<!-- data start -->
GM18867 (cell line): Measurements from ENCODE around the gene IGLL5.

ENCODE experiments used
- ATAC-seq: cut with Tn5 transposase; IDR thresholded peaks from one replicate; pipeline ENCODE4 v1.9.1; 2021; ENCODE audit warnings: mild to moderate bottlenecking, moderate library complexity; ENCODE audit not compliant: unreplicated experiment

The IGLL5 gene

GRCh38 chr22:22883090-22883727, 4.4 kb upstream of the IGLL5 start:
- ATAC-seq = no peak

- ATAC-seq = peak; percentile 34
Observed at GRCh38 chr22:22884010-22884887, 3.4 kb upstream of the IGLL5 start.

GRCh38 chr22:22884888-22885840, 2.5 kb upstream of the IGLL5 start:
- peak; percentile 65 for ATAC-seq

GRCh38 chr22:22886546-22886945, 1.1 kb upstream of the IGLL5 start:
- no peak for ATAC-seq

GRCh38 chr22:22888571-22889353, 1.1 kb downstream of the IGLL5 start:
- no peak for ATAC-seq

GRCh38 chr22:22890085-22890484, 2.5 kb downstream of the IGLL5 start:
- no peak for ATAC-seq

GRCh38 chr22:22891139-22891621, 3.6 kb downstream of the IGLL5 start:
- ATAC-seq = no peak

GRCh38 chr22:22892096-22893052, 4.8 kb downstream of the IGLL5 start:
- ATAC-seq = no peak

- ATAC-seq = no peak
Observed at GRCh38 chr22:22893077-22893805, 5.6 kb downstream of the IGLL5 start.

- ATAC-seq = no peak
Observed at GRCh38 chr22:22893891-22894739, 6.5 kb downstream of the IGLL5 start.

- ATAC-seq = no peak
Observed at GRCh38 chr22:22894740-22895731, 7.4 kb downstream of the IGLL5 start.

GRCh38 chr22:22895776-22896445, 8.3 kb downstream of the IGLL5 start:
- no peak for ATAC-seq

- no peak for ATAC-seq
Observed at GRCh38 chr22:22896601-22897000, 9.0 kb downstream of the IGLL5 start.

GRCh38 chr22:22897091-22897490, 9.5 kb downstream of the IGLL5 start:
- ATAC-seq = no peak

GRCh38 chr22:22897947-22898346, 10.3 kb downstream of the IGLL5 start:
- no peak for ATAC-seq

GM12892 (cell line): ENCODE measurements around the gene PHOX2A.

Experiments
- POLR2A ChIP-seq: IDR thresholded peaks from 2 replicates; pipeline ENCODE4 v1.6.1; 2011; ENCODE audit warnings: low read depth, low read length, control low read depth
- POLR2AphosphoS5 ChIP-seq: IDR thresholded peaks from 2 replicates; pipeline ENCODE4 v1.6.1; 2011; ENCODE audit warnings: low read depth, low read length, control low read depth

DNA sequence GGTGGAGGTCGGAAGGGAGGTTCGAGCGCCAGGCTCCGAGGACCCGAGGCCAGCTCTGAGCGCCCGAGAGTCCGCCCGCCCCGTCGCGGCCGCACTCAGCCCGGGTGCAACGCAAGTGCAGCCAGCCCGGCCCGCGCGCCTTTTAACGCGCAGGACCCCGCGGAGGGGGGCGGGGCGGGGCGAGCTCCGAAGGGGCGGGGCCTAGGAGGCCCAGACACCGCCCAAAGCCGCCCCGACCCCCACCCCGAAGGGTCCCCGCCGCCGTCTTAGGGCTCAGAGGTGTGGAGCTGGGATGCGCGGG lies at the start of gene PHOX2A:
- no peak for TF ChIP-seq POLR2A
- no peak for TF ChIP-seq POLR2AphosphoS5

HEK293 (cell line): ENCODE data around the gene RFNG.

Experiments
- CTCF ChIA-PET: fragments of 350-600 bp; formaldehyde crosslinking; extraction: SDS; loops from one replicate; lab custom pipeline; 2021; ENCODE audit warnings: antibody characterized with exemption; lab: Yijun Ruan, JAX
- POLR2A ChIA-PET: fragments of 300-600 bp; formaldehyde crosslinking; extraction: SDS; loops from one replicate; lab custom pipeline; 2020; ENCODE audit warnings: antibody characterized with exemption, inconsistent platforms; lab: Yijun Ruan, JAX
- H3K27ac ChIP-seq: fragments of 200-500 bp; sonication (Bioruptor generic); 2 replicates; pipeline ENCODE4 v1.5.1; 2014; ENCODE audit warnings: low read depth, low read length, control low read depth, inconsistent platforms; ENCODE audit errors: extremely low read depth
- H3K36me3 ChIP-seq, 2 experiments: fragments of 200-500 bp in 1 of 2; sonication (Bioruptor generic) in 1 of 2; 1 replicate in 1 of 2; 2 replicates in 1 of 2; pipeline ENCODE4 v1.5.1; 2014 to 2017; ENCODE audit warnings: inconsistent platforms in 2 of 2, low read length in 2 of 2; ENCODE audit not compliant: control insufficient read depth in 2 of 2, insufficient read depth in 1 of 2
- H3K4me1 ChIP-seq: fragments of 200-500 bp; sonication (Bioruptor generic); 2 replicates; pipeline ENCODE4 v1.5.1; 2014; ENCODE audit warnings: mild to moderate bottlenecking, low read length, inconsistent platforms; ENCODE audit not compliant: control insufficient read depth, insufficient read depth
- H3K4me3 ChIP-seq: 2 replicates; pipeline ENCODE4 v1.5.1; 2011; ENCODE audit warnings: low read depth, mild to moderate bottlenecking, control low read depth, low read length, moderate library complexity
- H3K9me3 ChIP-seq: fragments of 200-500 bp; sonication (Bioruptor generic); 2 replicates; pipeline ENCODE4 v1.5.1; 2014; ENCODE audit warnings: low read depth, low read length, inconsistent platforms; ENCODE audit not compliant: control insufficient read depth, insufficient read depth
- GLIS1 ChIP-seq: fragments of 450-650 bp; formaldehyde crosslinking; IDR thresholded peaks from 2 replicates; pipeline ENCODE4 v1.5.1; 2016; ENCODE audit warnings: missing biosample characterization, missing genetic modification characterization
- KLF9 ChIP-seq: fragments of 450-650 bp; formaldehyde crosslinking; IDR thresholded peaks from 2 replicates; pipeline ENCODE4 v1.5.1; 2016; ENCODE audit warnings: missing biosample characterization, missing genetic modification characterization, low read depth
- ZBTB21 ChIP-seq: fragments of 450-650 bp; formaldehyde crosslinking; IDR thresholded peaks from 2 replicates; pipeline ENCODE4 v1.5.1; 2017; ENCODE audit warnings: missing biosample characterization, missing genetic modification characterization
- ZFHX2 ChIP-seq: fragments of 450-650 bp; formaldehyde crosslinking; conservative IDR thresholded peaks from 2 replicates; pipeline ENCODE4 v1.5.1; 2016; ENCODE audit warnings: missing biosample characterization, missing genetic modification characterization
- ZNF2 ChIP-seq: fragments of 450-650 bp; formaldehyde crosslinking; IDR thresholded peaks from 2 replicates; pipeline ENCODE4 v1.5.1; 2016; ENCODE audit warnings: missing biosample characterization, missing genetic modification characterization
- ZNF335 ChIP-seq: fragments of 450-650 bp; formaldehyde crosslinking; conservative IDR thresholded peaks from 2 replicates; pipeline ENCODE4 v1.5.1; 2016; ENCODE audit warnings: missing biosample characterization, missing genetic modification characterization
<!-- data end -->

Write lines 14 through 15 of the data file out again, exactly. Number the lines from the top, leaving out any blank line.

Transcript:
- no peak for ATAC-seq

GRCh38 chr22:22890085-22890484, 2.5 kb downstream of the IGLL5 start: